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United States v. Anderson

UNITED STATES COURT OF APPEALS FOR THE THIRD CIRCUIT


decided: April 11, 1972.

UNITED STATES OF AMERICA EX REL. CLEVELAND REED
v.
RAYMOND ANDERSON, WARDEN, DELAWARE CORRECTIONAL CENTER, APPELLANT

Seitz, Chief Judge, and Hastie, Van Dusen, Aldisert, Adams, Gibbons, Max Rosenn, James Rosen, and Hunter, Circuit Judges. Adams, Circuit Judge (concurring). Seitz, Chief Judge, concurring with whom Max Rosenn, Circuit Judge, joins. Hastie, Circuit Judge, with whom Gibbons, Circuit Judge, joins (concurring in part and dissenting in part).

Author: Aldisert

Opinion OF THE COURT

ALDISERT, Circuit Judge.

In United States v. Wade, 388 U.S. 218, 87 S. Ct. 1926, 18 L. Ed. 2d 1149, and Gilbert v. California, 388 U.S. 263, 87 S. Ct. 1951, 18 L. Ed. 2d 1178 (1968), the Supreme Court applied a constitutional gloss to what theretofore had been an evidentiary rule and held that a postindictment lineup where the accused was exhibited to witnesses is a "critical stage" requiring the presence of counsel and that otherwise a presumption of impropriety obtains. In the absence of counsel, the prosecution must establish by clear and convincing evidence that any subsequent in-court identification was based upon observations other than the lineup identification. In United States v. Zeiler, 427 F.2d 1305 (3d Cir. 1970), this court extended the Wade "critical stage" rule to those instances where the prosecution introduces as evidence of guilt a pre-trial photographic identification of the accused which takes place after an accused has been arrested and charged by some judicial officer with the crime. Today we re-examine this holding.

Convicted of armed robbery, Cleveland Reed was given a ten-year sentence, and appealed to the Delaware Supreme Court, where he contended that while he was in custody, the alleged robbery victim made an out-of-court identification of him, without the presence of his counsel. The details of this pre-trial photographic identification were introduced by the State as part of its case. Relying on Wade and Gilbert, he argued that this evidence was inadmissible. The Delaware Supreme Court refused to extend the reach of those cases to these circumstances and denied relief. Reed v. State of Delaware, 281 A.2d 142 (Del.Sup. 1971). When Reed sought relief by federal habeas corpus, the district court ruled that it was duly bound to apply the teaching of Zeiler, and granted the writ. 329 F. Supp. 15 (D.Del.1971). The State has appealed.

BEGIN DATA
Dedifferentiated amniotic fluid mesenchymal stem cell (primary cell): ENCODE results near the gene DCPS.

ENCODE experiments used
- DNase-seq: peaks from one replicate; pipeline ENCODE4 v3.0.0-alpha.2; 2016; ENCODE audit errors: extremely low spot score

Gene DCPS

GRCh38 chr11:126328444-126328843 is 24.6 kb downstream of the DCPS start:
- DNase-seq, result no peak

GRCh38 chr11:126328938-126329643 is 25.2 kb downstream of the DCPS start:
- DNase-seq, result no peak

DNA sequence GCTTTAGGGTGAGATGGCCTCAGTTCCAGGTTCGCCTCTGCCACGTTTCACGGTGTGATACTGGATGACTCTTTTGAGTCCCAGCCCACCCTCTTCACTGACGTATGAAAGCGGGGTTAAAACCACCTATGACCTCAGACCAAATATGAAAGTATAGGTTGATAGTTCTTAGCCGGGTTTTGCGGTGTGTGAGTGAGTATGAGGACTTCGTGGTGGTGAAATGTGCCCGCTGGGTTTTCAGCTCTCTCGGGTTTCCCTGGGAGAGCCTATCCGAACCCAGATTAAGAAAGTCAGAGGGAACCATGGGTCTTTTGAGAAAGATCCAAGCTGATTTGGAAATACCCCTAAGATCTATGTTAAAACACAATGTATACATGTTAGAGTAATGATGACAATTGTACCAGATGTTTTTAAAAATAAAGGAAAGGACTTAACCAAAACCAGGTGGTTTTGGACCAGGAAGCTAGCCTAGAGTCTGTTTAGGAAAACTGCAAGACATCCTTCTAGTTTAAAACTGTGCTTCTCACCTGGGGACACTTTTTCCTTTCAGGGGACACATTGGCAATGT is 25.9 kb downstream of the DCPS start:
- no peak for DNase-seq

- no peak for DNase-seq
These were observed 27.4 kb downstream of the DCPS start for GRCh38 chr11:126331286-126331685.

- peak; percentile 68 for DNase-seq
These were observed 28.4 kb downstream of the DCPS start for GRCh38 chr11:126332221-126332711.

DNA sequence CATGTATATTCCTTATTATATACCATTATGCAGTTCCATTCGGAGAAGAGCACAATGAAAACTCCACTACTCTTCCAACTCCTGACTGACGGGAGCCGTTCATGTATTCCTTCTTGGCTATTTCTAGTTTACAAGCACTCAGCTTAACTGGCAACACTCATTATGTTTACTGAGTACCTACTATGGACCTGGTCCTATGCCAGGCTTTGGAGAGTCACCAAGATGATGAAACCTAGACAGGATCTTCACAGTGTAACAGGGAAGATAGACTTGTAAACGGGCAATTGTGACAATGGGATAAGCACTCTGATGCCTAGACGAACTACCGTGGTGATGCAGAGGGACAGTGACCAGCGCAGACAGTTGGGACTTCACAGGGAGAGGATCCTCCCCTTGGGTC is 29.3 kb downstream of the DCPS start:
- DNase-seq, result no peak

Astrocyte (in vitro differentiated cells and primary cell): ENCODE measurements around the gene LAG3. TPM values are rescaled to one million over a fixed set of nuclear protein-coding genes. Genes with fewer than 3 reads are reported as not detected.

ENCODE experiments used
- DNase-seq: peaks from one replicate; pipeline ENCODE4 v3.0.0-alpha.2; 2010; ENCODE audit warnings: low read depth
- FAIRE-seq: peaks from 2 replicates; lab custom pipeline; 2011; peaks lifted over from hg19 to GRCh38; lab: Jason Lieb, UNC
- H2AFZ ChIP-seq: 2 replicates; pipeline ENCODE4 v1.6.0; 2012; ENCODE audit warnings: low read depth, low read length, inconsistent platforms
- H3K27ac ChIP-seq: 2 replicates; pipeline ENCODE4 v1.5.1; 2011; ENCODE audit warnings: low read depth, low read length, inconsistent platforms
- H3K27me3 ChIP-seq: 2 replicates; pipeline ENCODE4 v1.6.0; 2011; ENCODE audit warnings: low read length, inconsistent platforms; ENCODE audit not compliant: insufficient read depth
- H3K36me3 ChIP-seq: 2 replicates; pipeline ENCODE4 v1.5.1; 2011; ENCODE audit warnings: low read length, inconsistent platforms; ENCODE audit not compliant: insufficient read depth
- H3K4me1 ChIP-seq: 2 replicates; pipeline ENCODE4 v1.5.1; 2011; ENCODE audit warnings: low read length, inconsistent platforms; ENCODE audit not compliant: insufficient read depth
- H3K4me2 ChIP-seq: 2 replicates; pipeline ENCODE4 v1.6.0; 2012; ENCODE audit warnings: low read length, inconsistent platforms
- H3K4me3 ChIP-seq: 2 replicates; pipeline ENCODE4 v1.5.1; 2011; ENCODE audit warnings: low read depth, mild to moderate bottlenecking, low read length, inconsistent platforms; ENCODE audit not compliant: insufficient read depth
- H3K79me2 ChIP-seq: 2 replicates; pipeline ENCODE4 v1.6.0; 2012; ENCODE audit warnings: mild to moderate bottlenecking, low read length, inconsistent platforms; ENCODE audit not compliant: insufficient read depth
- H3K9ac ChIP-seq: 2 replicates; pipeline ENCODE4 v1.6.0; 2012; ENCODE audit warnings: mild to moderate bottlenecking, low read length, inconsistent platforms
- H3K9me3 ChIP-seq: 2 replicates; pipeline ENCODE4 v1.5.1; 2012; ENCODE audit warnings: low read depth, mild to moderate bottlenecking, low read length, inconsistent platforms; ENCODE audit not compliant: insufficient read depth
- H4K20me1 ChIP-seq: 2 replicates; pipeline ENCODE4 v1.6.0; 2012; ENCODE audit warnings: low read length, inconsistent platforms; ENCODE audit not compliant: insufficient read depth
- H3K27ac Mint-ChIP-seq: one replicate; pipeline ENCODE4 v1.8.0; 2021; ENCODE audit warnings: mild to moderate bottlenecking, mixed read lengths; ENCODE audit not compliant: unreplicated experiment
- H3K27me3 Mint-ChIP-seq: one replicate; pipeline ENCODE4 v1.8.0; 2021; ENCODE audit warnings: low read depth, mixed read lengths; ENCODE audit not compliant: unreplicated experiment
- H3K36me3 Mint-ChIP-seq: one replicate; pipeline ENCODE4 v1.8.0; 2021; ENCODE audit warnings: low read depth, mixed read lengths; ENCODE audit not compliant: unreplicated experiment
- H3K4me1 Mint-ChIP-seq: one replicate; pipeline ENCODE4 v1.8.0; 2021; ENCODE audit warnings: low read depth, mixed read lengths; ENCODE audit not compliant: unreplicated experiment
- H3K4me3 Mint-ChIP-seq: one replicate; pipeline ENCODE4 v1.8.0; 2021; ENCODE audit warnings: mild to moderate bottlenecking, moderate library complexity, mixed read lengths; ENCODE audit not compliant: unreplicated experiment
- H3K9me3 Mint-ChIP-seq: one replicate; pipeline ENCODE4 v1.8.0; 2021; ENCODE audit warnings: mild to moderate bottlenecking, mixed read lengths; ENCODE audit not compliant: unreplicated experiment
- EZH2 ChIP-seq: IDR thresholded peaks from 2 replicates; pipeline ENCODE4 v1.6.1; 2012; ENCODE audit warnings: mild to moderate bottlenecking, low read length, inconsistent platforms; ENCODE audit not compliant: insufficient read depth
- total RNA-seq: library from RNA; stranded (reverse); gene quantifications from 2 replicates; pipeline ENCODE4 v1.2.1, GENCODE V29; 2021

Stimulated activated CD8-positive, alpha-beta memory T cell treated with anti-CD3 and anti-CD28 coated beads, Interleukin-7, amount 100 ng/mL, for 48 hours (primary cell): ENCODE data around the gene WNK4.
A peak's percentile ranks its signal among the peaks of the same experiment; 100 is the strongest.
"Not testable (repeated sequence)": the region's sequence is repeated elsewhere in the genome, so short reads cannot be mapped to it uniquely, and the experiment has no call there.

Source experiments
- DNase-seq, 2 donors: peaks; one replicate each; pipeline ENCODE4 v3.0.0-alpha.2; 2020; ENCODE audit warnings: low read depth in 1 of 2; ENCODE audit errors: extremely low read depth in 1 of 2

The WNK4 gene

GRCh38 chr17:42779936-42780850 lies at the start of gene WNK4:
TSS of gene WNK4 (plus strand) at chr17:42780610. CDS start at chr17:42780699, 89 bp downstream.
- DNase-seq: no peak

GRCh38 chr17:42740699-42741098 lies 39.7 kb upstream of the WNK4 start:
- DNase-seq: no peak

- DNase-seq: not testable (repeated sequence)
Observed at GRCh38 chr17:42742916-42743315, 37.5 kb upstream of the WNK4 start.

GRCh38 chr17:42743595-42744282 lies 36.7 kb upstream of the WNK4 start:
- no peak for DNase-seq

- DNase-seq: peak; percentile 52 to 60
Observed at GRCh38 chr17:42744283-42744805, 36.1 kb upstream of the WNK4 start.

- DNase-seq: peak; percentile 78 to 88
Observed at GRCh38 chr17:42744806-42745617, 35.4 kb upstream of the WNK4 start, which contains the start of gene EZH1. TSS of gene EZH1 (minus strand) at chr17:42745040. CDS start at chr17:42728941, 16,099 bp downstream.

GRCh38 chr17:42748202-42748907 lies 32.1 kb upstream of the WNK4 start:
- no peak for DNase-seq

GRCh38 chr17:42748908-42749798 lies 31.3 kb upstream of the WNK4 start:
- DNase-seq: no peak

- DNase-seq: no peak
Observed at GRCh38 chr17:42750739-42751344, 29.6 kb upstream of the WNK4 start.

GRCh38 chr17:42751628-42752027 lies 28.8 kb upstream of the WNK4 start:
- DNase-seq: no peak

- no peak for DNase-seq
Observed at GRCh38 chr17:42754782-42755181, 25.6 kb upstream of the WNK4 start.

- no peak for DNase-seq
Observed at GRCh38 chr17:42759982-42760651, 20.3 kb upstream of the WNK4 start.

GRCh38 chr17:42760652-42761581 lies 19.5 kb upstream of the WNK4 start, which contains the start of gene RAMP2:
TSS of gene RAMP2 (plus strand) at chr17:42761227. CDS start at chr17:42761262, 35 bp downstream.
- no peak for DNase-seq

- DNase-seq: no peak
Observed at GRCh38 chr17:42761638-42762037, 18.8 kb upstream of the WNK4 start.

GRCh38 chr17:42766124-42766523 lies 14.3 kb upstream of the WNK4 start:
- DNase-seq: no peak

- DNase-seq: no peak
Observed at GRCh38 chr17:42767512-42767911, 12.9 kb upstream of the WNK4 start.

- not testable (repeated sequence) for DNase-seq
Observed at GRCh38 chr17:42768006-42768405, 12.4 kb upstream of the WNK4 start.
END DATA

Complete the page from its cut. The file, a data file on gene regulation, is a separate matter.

Because Delaware's appeal squarely meets the constitutional issue, we agreed to en banc consideration. In so doing, we recognize that the facts in this case would permit us to avoid meeting the substantive issue, deciding this case solely on the question of retroactivity. Indeed, such an approach would, in our view, admit of easy resolution.*fn1 But we are persuaded that the substantive issue is important enough to merit reconsideration of the important, underlying constitutional questions.*fn2 Thus, we today decide whether there should be continuing viability of the central issue therein stated:

The considerations that led the court in Wade to guarantee the right of counsel at lineups apply equally to photographic identifications conducted after the defendant is in custody.

427 F.2d at 1307.

Our anaylsis of Wade begins with the observation that this landmark case is not bottomed on the Fifth Amendment. Although Chief Justice Warren, and Justices Black, Douglas, and Fortas would have applied this additional constitutional dimension to the problem, the Court relied solely on Sixth Amendment considerations.*fn3 Indeed, throughout the Court's opinions in the Wade trilogy runs an unabated emphasis on its confrontation clause:

In all criminal prosecutions, the accused shall enjoy the right . . . to be confronted with the witnesses against him.

The issue posed in Wade was ".. whether potential substantial prejudice to defendant's rights inheres in the particular confrontation." In focusing on the "confrontation compelled by the State between the accused and the victim or witnesses, " 388 U.S. at 228, 87 S. Ct. at 1933, the Court described lineups and showings as "either form of confrontation," 388 U.S. at 229, 87 S. Ct. at 1933 and emphasized the difficulty in "depicting what transpires at lineups and other forms of identification confrontations," 388 U.S. at 230, 87 S. Ct. at 1934. In discussing these problems it referred to "pre-trial confrontations for identification," 388 U.S. at 232, 87 S. Ct. at 1935, "suggestive influences in the secrecy of the confrontation," 388 U.S. at 235, 87 S. Ct. at 1936, "meaningful confrontations," 388 U.S. at 236, 87 S. Ct. at 1937, that "no argument is made . . . that notice to counsel would have prejudicially delayed the confrontations," 388 U.S. at 237, 87 S. Ct. at 1938.